“The low look, lost in the void, despairing, of an elderly man. She kept a bouquet of fresh flowers upside down, I guess it was for her great love that she knew she would never see again. A strong and straight pain in my heart took my breath away and every word”. Roberto, from Bergamo born in ’59, thus describes his most vivid memory of the hard days lived in March 2020, when the pandemic was still in its infast in Italy, but already put on its knees the hospitals of some Lombard cities, including in particular Bergamo.
I remember the last outing with friends before the start of the red zone. A stroll taken on the walls in company, a tour through the alleys of the upper city and a polenta dish in a newly opened restaurant in the lower town, in the heart of Bergamo. We knew well that there was a new Coronavirus around the world but, needless to say, we felt safe within our Venetian walls, which for centuries have protected and embraced the city. Soon, however, the much-feared enemy would have crossed our very walls first, breaking into our homes and lives without taking the trouble to knock.
Faced with such a hard period, the Bergamo people reacted courageously, with the operational lace that, proverbially, characterizes them. In Bergamo – and those who know some bergamots know this well – people sometimes seem rough and a little rough, but under the hard zest of appearance hides a tender heart. Banners, flags, drawings appeared on our balconies: signs of a sense of belonging to the city. At the moment of maximum closure, when circumstances imposed barriers and constraints, we went further and looked out. When we should have felt more alone, we felt close instead and part of something bigger, pieces of a vast and precious urban mosaic.
This is precisely the spirit that animates “Dillo Con la Luce Bergamo”, a project that gives voice to the citizens of Bergamo to remember the moments lived during the first lockdown. It is a collective memory, the one collected in “Dillo con la Luce”, initially born in the context of the course “Light and color between Art and Design”, held at the Polytechnic by Prof. Gellini. The initial idea was to collect the testimonies of bergamots to carry out a Light Art intervention in the city. As the project took shape, however, the Instagram page of “Dillo con la Luce ” became increasingly crucial, turning into a virtual place of exchange of emotions and thoughts: a real collection of memories, a point of connection in the solitude of these times. I remember very well the feeling of mistrust when I opened the page profile. I felt lonely, with a deep desire to reach my city. I also remember very well the surprise with which I welcomed the many testimonies that people sent me in the following days. Reading them I felt the distances shorten and a sense of belonging warmed my heart.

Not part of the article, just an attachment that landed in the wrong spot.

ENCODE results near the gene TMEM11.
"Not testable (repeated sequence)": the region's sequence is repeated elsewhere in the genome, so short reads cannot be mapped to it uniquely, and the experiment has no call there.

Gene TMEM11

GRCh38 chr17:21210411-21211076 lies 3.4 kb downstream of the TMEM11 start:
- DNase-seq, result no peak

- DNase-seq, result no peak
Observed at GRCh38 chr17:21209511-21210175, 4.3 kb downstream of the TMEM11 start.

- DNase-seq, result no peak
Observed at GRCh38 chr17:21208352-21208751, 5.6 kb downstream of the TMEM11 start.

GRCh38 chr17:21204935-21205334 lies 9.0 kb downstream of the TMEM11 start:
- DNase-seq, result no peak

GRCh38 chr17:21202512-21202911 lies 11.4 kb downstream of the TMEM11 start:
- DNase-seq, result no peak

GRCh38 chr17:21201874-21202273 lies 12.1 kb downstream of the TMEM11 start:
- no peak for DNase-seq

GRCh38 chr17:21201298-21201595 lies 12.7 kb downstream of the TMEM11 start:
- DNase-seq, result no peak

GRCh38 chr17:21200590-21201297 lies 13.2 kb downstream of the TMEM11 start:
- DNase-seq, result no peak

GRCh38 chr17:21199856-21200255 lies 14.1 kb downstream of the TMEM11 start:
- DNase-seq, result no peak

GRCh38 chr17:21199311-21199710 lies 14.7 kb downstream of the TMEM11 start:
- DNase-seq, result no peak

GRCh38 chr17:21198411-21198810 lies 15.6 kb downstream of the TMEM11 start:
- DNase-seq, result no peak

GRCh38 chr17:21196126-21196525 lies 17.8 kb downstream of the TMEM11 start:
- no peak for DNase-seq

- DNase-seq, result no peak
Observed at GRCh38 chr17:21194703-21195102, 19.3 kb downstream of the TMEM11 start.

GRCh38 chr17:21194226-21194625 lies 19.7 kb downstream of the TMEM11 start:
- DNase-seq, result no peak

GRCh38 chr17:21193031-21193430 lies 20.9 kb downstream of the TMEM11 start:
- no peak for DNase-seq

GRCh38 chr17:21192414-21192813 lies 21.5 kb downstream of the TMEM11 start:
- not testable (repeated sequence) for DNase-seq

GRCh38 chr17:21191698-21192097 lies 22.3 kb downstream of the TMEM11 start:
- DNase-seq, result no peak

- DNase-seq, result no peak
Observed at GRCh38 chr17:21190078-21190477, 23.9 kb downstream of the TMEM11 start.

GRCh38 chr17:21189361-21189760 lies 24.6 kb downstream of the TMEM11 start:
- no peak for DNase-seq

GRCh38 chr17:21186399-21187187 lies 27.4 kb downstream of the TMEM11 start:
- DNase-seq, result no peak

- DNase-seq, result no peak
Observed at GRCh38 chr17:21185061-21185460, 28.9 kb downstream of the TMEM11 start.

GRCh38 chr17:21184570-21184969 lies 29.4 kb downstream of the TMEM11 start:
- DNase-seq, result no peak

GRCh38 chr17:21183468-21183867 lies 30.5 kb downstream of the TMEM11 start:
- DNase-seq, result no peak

Mauro, 23, felt “like a zoo animal, living in a bubble as he hopes to return to his old environment.” For Elisa, a grandmother, the pandemic was “a moment of pain and terror that turned into hope”. Monica “would like to resent that scent of normality”, while Alessandra understood that “no one saves himself”. Alessandro remarked that “The worst thing is not to lose someone but to lose them and not to be able to be close to them”. Many then remember “the deafening silence” – as Giovanna called it – that animated the streets in those difficult weeks, in which nothing but the incessant sound of sirens could be heard. I will not dwell any longer, I will let you go and discover all the testimonies about @dillo_con_la_luce_bergamo.
One in particular struck me most of all: the story of Barbara, a psychologist at the Papa Giovanni XXIII hospital. Barbara sent me a photograph taken in the ward accompanied by the description: “A pair of shoes and a bag abandoned under a stretcher of the emergency room”. He then told me how, in the first days of the emergency, the personal effects of the hospitalized patients were collected and unfortunately often never returned. For her, those shoes, ripped away from the life of their rightful owner, are the symbol of those days when we were all deprived of something or, worse, someone.
A year after the first lockdown, a lot has changed. We have learned to live with the pandemic, often resigning ourselves to the idea that, for now, this is the case. Sometimes I have the feeling that the fear and shock of the first few days gave way to a sense of diffuse grayness, of despair. And that is precisely why we must continue to observe ourselves and others to talk about our emotions, to face difficulties together without losing heart because, as we know, union is strength. All the time.